Tech Companies Are Cutting Staff in Droves | Here’s How Apple Has Avoided Layoffs

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As Silicon Valley tech giants continue to announce massive layoffs at an unprecedented level, Apple employees seem to be weathering this storm in relative peace.

Over the past few weeks, Microsoft, Google, and Facebook parent company Meta have each slashed over 10,000 jobs from their global workforces — and they’re far from alone; cutbacks have resulted in thousands of layoffs across the board from Citigroup and Disney to Yahoo and Zoom.

Apple isn’t entirely immune to the frenzy to slash the red ink in a post-pandemic world, yet the iPhone maker seems to have found more creative ways to do so.

According to Bloomberg’s Mark Gurman, Apple is making some serious cuts, but it’s doing so in areas that don’t impact people’s lives nearly as much. At most, bonuses are being delayed or reduced in frequency in some divisions, and it’s slowing the expansion of its workforce by pausing hiring and reducing headcount goals.

For instance, Gurman notes that the company will dole out bonuses and promotions only once per year across all divisions, rather than the April and October schedule that was once the norm. Most divisions had already moved to this annual schedule a few years ago, including large ones like software engineering and services, but others, such as operations and corporate retail, were still on the biannual plan.

Running Lean and Mean

Of course, it’s not all sunshine and roses inside of Apple. While the company has yet to hint at the massive layoffs its rivals have engaged in, some employees may find themselves tightening their belts.

For instance, while employees will still receive the full bonuses they’ve been promised, those will now come in a single payment later this year rather than being split into two instalments in the spring and fall. Notably, this change doesn’t apply to Apple’s highest-ranking employees — those at the director level and above — who typically see their bonuses paid quarterly.

While Apple CEO Tim Cook’s compensation package is a staggering $50 million this year, that’s actually a 40% reduction, and the bulk of it is paid in company stock anyway; Cook’s annual salary is $3 million, and he’s expected to receive a $6 million cash bonus depending on how Apple performs this year.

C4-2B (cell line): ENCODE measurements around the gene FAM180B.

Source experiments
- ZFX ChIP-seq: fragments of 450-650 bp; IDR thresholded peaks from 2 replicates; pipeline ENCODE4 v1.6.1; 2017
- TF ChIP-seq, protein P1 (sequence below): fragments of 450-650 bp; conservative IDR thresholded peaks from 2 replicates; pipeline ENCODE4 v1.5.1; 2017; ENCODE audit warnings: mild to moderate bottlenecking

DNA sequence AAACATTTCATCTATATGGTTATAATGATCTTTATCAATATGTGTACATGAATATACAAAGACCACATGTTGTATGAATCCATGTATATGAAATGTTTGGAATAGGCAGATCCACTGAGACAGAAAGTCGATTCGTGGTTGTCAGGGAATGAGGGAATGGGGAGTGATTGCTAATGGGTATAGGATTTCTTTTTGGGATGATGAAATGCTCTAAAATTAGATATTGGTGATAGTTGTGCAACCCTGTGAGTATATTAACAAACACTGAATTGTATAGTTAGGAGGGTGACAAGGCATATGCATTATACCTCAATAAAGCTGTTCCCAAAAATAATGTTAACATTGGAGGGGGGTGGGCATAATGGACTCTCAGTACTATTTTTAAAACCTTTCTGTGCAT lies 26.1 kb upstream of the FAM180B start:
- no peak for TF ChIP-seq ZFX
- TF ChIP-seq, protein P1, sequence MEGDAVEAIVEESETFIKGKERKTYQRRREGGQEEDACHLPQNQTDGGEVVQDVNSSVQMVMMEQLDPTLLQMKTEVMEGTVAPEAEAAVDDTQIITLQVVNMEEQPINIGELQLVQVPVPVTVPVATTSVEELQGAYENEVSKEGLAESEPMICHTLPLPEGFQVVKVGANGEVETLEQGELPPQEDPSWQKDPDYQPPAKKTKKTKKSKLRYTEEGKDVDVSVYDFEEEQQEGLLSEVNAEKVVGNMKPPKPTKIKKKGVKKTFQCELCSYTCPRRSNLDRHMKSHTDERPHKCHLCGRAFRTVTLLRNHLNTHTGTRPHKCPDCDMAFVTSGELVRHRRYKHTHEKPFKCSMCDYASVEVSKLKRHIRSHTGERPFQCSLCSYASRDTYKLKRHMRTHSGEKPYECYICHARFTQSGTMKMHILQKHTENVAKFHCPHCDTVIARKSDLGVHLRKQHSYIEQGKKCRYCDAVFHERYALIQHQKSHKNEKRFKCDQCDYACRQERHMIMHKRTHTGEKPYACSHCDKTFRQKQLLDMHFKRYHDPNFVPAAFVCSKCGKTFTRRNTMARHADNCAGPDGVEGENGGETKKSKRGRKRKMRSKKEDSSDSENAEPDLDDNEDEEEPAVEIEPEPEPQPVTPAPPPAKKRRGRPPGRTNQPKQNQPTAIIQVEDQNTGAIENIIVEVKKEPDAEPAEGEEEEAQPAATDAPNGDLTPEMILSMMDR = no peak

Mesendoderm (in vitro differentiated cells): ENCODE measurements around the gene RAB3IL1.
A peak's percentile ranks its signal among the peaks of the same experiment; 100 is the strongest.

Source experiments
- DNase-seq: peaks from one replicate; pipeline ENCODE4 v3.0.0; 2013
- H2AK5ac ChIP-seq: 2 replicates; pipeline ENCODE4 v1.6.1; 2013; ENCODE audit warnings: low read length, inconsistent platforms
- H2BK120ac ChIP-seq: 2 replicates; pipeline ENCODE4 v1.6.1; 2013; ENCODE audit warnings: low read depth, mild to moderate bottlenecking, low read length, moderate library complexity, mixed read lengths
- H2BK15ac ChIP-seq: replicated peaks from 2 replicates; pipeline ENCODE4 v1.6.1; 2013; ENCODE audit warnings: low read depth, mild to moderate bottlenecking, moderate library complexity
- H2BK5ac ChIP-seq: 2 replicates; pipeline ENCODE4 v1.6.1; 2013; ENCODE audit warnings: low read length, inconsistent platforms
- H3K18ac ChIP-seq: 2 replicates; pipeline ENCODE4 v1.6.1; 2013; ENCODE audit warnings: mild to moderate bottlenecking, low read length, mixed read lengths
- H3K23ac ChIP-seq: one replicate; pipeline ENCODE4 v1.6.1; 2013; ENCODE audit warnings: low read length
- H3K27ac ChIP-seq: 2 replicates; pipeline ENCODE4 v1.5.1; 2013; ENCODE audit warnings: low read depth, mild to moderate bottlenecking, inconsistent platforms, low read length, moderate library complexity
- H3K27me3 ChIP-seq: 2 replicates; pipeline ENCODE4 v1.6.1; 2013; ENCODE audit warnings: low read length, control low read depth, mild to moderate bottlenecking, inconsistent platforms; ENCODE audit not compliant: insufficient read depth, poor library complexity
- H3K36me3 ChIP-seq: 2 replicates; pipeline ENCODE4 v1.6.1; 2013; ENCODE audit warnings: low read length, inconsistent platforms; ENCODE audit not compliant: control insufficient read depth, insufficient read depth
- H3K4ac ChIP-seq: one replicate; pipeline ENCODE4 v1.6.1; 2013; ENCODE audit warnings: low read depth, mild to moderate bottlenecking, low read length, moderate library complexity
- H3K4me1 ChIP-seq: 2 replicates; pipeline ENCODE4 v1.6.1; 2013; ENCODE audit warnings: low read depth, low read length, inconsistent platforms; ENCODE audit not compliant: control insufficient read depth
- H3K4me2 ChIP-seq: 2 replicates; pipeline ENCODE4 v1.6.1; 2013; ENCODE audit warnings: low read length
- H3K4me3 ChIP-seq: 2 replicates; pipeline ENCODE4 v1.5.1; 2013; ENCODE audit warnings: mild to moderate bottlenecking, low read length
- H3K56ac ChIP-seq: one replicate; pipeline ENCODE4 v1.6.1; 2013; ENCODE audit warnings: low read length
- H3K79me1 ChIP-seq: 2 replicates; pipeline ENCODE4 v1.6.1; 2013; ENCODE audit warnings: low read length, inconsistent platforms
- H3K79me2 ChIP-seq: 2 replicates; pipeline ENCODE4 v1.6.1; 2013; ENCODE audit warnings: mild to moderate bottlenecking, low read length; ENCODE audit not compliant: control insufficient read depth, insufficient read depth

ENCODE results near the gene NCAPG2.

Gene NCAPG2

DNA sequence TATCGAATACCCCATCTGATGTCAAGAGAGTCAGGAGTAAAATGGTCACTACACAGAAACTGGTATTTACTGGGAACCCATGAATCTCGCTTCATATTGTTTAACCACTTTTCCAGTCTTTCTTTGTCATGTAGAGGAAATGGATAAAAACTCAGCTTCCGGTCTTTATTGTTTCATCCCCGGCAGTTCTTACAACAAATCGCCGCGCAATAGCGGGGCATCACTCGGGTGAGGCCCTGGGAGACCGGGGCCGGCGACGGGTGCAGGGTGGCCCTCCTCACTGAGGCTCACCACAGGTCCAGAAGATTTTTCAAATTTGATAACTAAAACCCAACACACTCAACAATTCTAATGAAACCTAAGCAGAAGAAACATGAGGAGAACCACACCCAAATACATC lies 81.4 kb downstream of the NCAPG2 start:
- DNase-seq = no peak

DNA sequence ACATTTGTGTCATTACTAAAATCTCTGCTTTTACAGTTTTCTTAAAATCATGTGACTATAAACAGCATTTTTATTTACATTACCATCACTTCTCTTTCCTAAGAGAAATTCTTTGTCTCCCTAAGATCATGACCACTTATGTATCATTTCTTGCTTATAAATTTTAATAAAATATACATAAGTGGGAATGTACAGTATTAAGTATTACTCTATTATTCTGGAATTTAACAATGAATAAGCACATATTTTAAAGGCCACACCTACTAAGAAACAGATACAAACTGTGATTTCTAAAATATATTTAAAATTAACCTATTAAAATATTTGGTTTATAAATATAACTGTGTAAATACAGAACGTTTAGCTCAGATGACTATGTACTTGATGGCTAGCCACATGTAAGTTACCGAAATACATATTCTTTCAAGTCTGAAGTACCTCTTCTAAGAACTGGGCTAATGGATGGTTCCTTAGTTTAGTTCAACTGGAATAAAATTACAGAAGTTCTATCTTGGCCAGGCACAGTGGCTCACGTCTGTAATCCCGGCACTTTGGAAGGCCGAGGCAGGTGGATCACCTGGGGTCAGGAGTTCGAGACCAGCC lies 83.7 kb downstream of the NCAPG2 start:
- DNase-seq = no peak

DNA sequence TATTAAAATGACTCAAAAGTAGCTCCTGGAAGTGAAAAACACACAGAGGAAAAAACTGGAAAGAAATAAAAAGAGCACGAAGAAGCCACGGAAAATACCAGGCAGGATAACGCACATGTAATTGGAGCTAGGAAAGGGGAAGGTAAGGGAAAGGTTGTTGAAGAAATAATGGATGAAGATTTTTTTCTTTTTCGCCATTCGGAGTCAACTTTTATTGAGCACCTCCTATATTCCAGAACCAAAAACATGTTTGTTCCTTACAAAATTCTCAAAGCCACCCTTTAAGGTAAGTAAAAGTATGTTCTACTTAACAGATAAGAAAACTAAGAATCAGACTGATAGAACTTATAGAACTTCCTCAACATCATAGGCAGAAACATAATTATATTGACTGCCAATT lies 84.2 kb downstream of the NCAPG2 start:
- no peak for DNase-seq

The company has also reined in some of its travel budgets, now requiring approval at the Senior Vice President level for more budget items.

Apple Park

Scrutiny has increased inside the walls of Apple Park regarding hours worked and the amount of time employees are spending at the office. Apple’s HR department is now more closely monitoring how often employees come into the office, and some staffers are reportedly worried that Apple may choose to use the three-day-per-week requirement as a yardstick should it become necessary to cut back on staffing levels.

However, there’s every indication that it won’t come to that. Certainly, Apple CEO Tim Cook is trying to avoid letting people go as much as possible; last month, an article in the Wall Street Journal (Apple News+) cited Apple’s chief executive describing layoffs “as a last-resort kind of thing” — although he couldn’t rule the possibility out entirely.

I view layoffs as a last-resort kind of thing. You can never say never. We want to manage costs in other ways to the degree that we can.Tim Cook

Nevertheless, Apple has had a fiscally conservative culture for years. Even in the Steve Jobs era, it ran lean and mean and rarely bit off more than it could chew financially. Tim Cook rose to the CEO role from being chief of operations, where his ability to manage Apple’s complex supply chain became legendary. Cook was a whiz at cutting costs and lining up production schedules as efficiently as possible.

‘Vanity’ Hiring

This has left Apple in a much less precarious position than its rivals, many of whom underwent massive expansions during the pandemic. While Alphabet, Meta, and Amazon have doubled their employee counts over the past three years, Apple’s workforce grew by a relatively meagre 20 percent.

Recent reports have also suggested that many of these hires were purely to fulfill a “vanity metric,” and now they’re massively overstaffed with people doing “fake work.” Some Silicon Valley companies have even accused Alphabet of hiring people merely to keep them away from competitors, with no job responsibilities other than to “be entitled, sit at their desks, and do nothing.”

Needless to say, hiring strategies like that don’t work in the long run, and when an economic downturn hits, those folks end up being the first ones on the chopping block.

As its much smaller workforce increase attests to, Apple doesn’t play these types of games. The company tends to hire the minimum number of people needed to get the job done and typically only conducts mass layoffs when a project is wound down or restructured.

Although Apple’s revenue fell 5 percent in the December holiday quarter over prior years, Cook was quick to point out that operating expenses also came in below guidance and have been growing more slowly in the past. “We’re being very prudent and thoughtful on spending and we continue to be very deliberate when it comes to hiring,” Cook told shareholders while adding that Apple continues to “invest in innovation.”

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